Get better sleep
Sleeping disorders are fast becoming a major problem for the British population. One in twenty of us suffer from excessive daytime drowsiness caused by poor sleep that is believed to be responsible fo...
Sleeping disorders are fast becoming a major problem for the British population. One in twenty of us suffer from excessive daytime drowsiness caused by poor sleep that is believed to be responsible for 1 in 5 motorway accidents. One in 50 British adults are on prescribed medicine to help with sleep, and there are probably as many people self-prescribing over-the-counter remedies. This article will set about trying to explain why we are suffering from a lack of sleep and present some ways to combat sleep deprivation.
The reason we are tired is because we have a sleep debt. Think of your sleep debt as a bank overdraft; if you have a big overdraft you simply have to make monthly payments to meet the minimum requirements, plus pay off the interest, to pay off the debt. Similarly if you have a sleep debt you have to begin paying it off (getting adequate sleep) plus the interest (catch up on what you have missed).
Before the advent of the light bulb, it is safe to say that people got enough sleep. If you have ever been on holiday to a relatively poor country you would have seen this first hand as people rise (wake) and set (sleep) with the sun. Even the advent of fire thousands of years ago would not have produced enough light to interrupt our sleep rhythms and was probably used at night more for warmth and protection.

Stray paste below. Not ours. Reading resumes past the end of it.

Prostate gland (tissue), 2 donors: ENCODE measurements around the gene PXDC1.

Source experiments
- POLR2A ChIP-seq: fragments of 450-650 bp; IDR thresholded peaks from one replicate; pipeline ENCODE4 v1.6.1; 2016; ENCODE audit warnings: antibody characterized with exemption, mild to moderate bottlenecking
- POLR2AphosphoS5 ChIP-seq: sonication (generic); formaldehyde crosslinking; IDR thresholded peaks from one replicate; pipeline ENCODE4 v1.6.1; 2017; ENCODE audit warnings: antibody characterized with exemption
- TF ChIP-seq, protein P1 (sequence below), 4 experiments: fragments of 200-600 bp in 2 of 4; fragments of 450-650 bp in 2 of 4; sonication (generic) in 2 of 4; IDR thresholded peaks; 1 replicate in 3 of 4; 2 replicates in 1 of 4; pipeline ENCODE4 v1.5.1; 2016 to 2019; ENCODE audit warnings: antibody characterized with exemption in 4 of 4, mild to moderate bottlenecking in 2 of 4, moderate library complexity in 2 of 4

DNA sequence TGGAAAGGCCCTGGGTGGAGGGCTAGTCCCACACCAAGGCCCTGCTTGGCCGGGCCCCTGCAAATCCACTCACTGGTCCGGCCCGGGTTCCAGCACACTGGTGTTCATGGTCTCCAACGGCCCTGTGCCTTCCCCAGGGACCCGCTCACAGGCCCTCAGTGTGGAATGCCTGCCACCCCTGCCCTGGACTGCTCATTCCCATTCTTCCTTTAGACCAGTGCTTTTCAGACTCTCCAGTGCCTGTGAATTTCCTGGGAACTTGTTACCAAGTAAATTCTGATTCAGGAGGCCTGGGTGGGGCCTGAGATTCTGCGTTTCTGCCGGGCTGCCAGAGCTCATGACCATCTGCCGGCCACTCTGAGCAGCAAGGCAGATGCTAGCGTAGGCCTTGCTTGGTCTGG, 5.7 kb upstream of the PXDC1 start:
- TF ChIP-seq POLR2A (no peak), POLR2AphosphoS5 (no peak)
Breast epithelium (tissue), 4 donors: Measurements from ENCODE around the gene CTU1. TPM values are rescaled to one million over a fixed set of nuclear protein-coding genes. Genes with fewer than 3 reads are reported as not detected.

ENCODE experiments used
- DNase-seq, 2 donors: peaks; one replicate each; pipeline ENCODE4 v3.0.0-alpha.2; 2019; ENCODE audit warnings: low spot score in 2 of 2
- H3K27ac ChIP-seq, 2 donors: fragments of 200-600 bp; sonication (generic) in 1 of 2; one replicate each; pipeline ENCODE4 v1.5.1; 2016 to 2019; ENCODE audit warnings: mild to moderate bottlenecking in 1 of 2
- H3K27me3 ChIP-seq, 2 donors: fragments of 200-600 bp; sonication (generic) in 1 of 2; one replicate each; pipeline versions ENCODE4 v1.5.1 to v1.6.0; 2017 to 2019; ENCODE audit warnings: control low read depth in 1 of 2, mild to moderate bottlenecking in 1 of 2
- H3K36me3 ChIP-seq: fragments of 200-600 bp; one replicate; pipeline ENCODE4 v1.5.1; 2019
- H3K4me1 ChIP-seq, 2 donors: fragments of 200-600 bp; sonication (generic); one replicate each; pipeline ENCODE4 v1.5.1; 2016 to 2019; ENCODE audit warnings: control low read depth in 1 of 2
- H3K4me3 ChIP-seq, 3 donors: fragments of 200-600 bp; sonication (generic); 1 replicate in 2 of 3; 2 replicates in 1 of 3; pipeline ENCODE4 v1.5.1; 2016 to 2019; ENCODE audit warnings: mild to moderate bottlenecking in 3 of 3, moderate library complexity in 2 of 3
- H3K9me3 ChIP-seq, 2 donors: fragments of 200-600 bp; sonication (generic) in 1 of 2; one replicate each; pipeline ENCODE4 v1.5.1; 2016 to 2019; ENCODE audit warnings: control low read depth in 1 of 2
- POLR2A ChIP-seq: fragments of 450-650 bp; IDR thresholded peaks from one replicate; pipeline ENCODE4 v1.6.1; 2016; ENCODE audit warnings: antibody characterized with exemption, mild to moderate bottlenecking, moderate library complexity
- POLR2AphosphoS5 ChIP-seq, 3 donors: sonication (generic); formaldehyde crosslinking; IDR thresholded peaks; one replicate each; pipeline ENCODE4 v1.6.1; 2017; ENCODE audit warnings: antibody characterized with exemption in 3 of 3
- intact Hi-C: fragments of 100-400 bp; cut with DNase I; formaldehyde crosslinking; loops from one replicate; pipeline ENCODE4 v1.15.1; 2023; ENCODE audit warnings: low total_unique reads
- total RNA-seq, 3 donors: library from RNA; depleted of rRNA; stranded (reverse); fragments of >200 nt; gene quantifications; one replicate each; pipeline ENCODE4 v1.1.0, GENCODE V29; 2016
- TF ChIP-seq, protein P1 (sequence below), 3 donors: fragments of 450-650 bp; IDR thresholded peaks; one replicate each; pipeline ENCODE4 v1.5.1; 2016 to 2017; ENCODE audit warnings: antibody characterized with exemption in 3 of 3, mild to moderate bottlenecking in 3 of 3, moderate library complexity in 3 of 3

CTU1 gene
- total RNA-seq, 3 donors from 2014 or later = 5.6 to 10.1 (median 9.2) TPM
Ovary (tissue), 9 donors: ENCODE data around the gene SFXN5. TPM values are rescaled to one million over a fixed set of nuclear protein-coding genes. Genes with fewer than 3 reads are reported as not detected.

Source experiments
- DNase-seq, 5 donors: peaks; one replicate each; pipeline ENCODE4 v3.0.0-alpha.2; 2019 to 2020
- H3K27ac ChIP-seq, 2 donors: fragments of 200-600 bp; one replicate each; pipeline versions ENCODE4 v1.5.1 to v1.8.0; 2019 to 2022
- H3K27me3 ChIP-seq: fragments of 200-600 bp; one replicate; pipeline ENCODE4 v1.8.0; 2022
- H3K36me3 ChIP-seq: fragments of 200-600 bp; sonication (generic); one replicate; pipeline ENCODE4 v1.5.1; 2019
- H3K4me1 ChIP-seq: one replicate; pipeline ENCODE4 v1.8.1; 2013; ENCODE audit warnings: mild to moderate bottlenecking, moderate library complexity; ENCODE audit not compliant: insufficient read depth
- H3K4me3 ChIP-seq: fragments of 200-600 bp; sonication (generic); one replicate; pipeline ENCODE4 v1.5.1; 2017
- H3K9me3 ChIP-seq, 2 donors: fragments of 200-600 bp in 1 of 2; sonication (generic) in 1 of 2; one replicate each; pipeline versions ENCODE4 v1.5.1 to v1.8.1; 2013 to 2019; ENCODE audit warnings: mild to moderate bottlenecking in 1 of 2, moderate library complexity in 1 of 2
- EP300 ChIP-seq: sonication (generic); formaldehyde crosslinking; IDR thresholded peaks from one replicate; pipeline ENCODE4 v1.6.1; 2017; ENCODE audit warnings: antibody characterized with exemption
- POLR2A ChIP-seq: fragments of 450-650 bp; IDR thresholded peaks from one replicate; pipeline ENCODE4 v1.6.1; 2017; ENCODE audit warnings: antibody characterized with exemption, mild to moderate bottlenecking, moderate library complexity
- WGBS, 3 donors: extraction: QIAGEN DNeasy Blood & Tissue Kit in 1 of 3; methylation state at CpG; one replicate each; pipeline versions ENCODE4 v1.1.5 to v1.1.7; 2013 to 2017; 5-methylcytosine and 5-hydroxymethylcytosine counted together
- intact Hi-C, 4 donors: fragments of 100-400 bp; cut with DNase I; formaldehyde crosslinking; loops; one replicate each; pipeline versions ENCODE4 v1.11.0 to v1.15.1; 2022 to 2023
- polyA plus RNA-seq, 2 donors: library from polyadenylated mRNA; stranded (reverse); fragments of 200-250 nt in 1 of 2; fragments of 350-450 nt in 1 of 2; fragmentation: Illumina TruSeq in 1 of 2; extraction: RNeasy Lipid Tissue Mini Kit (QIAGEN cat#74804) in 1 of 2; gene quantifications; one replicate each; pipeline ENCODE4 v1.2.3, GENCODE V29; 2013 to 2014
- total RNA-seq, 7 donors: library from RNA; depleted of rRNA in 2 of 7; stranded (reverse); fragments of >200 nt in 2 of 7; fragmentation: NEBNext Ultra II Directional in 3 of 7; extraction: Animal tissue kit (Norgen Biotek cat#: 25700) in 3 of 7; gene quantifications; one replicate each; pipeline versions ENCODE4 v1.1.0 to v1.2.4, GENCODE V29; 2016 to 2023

Our bodies are designed to be in a rhythm with the sun. As the sun rises in the morning, cortisol – an awakening hormone begins to rise. This cortisol rhythm peaks at around midday and begins to drop off in the afternoon. As the sun begins to set, the production of melatonin – a sleep hormone – begins to rise, making us sleepy. During the first few hours of sleep there is an increased production of growth and repair hormones, such as DHEA, testosterone and growth hormone. This fine balance in the hormonal system is what keeps our body in rhythm; however, modern lifestyles upset this finely tuned hormonal rhythm.